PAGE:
Home / Inside the Navy / Technology / Unmanned Combat Air System Demonstrator Completes First Flight
An X-47B Unmanned Combat Air System Demonstrator (UCAS-D) completed its first flight Feb. 4, an essential step in the Navy's ground-breaking effort to design, develop and integrate an autonomous unmanned air system on an aircraft carrier.

Unmanned Combat Air System Demonstrator Completes First Flight

The following post was written by Capt. Jaime Engdahl, program manager for UCAS-D (PMA-268), just moments after the UCAS test flight on February 4, 2011.

Today we got a glimpse towards the future as the Navy’s first-ever tailless, jet-powered unmanned aircraft completed its first flight.



YouTube DoDLive

A few hours ago the X-47B Unmanned Combat Air System Demonstrator took to the beautiful skies above Edwards AFB and returned safely back to base.  It is a tremendous victory for the Navy UCAS Team today, first flight of a new Navy X-plane.  It is especially significant considering the technologies involved, unmanned autonomous operation and a LO (low observable) relevant, tailless planform.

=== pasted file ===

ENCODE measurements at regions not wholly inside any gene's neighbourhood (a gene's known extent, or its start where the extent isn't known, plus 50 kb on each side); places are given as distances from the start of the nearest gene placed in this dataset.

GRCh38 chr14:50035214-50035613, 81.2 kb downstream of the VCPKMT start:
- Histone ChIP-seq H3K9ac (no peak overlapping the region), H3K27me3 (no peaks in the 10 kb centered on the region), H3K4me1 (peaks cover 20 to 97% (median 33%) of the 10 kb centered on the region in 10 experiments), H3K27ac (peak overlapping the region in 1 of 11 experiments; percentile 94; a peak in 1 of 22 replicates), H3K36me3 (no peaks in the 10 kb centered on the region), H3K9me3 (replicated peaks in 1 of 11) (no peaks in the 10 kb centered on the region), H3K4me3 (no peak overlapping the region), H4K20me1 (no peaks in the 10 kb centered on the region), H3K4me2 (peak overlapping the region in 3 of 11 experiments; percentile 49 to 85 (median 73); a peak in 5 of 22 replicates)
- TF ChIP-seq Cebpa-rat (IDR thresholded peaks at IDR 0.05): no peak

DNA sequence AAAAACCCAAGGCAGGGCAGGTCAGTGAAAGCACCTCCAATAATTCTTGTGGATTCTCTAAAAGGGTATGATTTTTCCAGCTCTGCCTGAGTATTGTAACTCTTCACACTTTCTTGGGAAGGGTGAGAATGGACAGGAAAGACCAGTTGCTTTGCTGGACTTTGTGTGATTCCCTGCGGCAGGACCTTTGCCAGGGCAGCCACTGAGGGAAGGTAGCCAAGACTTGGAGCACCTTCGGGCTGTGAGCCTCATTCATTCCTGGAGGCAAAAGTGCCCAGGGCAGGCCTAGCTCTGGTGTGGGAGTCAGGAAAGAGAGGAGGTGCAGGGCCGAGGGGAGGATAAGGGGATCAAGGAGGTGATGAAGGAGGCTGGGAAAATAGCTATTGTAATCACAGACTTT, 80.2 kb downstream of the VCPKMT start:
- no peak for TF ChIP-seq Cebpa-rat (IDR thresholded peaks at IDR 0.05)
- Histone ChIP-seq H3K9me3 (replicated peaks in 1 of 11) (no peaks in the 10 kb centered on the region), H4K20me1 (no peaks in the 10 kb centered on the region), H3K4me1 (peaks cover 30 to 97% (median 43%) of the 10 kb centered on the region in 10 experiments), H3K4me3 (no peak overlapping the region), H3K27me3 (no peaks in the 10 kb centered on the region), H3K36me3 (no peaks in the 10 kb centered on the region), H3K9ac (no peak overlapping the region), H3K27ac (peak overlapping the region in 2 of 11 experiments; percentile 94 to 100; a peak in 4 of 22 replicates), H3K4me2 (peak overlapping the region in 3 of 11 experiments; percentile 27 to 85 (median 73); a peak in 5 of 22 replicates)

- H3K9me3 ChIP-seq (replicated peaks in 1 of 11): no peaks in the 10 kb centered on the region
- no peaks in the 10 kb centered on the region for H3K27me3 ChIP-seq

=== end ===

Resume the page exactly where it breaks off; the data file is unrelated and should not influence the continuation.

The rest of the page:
This 29 minute flight is the first step toward an unmanned combat air vehicle operating from an aircraft carrier.  While there are many more shore based and F/A-18 surrogate test flights planned before the first unmanned landing on a carrier in 2013, this initial flight is a milestone event for the UCAS-D program team.  The Navy, Northrop Grumman and industry team has worked very hard to get us to where we are today.  The many folks at Edwards Air Force Base have also provided unwavering support for this historic event.

As we celebrate the Centennial of Naval Aviation and reflect on how far carrier technology has come in the last 100 years, this ongoing demonstration of suitability in the carrier environment is truly a “next step” for both unmanned technology and Naval Aviation as a whole.  The X-47B is the demonstrator that will eventually prove that unmanned aircraft are capable of being catapulted from a carrier deck, operate autonomously in the airspace around the carrier, then fly back to the ship and recover with an arrested landing similar to our manned fighter aircraft today.

Hats off to the team for a job extremely well done!

Comments

comments

Check Also

Ready, Relevant Learning: Better, Faster, More Effective

By Rear Adm. Kyle Cozad Commander, Naval Education and Training Command Ready, Relevant Learning (RRL) …

Leave a Reply